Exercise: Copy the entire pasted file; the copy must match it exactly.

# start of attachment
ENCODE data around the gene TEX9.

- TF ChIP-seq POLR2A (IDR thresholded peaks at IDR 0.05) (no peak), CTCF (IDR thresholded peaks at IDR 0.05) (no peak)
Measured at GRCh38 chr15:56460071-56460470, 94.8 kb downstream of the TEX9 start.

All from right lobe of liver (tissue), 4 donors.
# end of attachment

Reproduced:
ENCODE data around the gene TEX9.

- TF ChIP-seq POLR2A (IDR thresholded peaks at IDR 0.05) (no peak), CTCF (IDR thresholded peaks at IDR 0.05) (no peak)
Measured at GRCh38 chr15:56460071-56460470, 94.8 kb downstream of the TEX9 start.

All from right lobe of liver (tissue), 4 donors.